No book signing planned
Sunday in the Park
March 10, 2017
Admittedly, the question caught me off guard. And I have been turning it over in my head for weeks now. It started at an intermission, when a man I have known for years, but not well, came walking toward me with the playbill in his hand.
He said, "What you wrote in here is very personal to this show and this dance company. I didn't expect that. Your writing."
The next intermission his wife came over and said something like, "I didn't know you wrote like that. Are you a writer?"
I mumbled that I wrote a column in the paper most weeks and she nodded. She said, "Are you a writer? Have you written a book? Maybe you should write a book?"
And I try. It does seem like real writers have written real books, but maybe it is enough to have told stories in this small space for 38 years this week. Small stories mostly about a small town and the very real characters in it.
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It is the question we who write, in any fashion, get from time to time. Real writers are published in a form that lives on a shelf or least with a "scanable" number on Amazon.
I have been writing all my life: Poems when I was younger, because poems seem so much more important to the young and later to the old. That tough (done right) form of storytelling in very few words can evoke many moods or places or issues. Poems are the basis of all good music lyrics. Mine were mostly about nature when I was a pre-teen. Then I stopped writing because, oh, I don't know. In my teenage years, they were about boys and proms, and toward the end, about the Vietnam War and the summer of love and so many things that others were writing so so much about — I just absorbed it.
I married young, at 19. It was a dark place and I started writing again. Journals I hid. They were filled with such sadness. I burned them years later. When I ran away to Park City to restart my life, I worked in a ski shop at first and I wrote a silly column, Strike a Vein, under an assumed name (Jamie Olsen) about the coming and goings in town.
A few years later, a reporter who left television and came back to print at our paper, decided without my permission, to reveal my real name in print one day. And it turned out my cover had been the worst kept secret in a small town. I started writing with my own name and maybe with a bit more gravitas.
And in 1979 when I moved here, I also started writing for newspapers and magazines in this state and others. Never fiction, always fact, sometimes first person, unless I was covering murder trials or drug investigations. Or inquiries about the sausage-making machine of local government. Some stories went on for months and required so much homework they became my life, day and night.
I would meet with undercover FBI agents in the drug busting days of the '80s and early '90s and with drug dealers. I would meet in jail with accused men who were part of the web of drugs and money and murder that defined all ski resorts in those years. I was on the visitor list at the prison for a man who murdered his wife in front of the grocery store here during ski season. And during that same period, I wrote sermons and filled in at a church here when the minster went on vacation.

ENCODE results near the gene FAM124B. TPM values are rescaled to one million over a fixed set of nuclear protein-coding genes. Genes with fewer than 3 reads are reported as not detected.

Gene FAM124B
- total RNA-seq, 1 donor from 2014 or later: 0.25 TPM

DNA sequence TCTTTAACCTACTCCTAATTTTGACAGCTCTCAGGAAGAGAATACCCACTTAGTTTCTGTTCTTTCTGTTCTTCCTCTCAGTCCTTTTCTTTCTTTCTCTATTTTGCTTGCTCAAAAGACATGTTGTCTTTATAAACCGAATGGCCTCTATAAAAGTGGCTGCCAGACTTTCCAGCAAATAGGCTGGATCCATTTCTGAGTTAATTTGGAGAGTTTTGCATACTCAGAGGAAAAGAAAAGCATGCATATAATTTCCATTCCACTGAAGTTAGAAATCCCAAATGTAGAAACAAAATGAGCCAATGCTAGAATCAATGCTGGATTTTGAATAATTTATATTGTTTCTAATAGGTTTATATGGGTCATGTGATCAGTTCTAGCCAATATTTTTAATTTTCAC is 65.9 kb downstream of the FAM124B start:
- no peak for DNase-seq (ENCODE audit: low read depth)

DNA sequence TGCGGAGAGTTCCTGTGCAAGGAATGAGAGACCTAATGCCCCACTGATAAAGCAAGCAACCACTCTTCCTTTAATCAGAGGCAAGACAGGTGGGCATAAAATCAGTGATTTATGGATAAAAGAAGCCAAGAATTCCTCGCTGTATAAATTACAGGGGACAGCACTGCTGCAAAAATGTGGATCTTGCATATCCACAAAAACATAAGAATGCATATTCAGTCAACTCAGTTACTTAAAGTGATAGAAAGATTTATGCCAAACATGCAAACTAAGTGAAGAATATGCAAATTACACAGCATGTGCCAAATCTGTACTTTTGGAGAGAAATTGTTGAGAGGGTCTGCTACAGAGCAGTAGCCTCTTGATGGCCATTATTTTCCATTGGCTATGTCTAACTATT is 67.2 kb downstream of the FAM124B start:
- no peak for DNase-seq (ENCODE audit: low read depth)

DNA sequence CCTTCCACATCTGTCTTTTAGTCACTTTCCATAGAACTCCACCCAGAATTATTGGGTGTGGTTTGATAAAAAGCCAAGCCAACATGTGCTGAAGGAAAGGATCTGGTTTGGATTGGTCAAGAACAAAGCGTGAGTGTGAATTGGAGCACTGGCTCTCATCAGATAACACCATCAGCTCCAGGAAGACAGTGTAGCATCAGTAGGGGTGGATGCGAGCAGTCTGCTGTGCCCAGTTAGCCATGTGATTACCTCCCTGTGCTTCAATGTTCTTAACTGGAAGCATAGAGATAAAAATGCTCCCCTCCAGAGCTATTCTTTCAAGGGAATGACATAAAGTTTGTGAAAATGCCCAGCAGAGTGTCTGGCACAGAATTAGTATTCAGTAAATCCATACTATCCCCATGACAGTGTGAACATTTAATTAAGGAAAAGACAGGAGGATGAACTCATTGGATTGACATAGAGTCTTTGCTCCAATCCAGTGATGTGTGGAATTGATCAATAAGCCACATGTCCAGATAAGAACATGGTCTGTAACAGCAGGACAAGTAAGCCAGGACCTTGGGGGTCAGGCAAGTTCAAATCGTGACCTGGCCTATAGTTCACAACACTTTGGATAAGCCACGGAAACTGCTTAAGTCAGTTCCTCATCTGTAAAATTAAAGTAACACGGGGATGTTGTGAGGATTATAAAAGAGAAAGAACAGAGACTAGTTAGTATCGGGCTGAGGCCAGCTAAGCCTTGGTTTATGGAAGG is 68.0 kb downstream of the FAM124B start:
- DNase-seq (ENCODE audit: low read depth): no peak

There were so many stories to write.
And then, just like that, I needed to leave it all. The burden of those stories — investigating them, hearing them, writing about them — was just too much and I needed to find a lighter, brighter place out of there. So I quit as editor of this paper and started doing freelance work with marketing and PR and helped raise money for some charities.
I walked away from both a book deal and movie deal for a story about domestic violence that ended in a murder. All the while I kept writing my column. By now, the name had changed to Sunday in the Park, which really was meant to be a play on words about the Sondheim musical that was based on the painting by George Seurat, "A Sunday Afternoon on the Island of La Grande Jatte."
It was all rather complex and multi-layered, a bit pretentious and just obtuse enough. Most folks now just think the title is about Park City…And that's okay, too.
Over the years, people would ask if I planned on writing a book and it bunched me up. A history of Park City, but only in the '80s and 90s until now, would certainly be entertaining and also the fodder for endless lawsuits. Making it a work of fiction doesn't really fix that. Writing about my current job with entertainers for the past 20 years would be great fun and there are spectacular, behind the stage stories but, well, see the lawsuit issue above.
I was lamenting this lack of a body of work to a friend a few months ago and he laughed and said " what is it you tell people you first meet and they ask what you do?"
And I smiled. I say, "I am a writer." Because whether I was paid for it or not, I have written all my life. All the other jobs and lives have been fit in and around the writing.
So to make me feel better, my friend said, "In the number of words you have written —that have been published — there is the equivalent of several books. So would you just get over that written-a-book-thing?"
And I try. It does seem like real writers have written real books, but maybe it is enough to have told stories in this small space for 38 years this week. Small stories mostly about a small town and the very real characters in it. And about the need for reflection some Sundays in the Park…
Teri Orr is a former editor of The Park Record. She is the director of the Park City Institute, which provides programming for the George S. and Dolores Doré Eccles Center for the Performing Arts.
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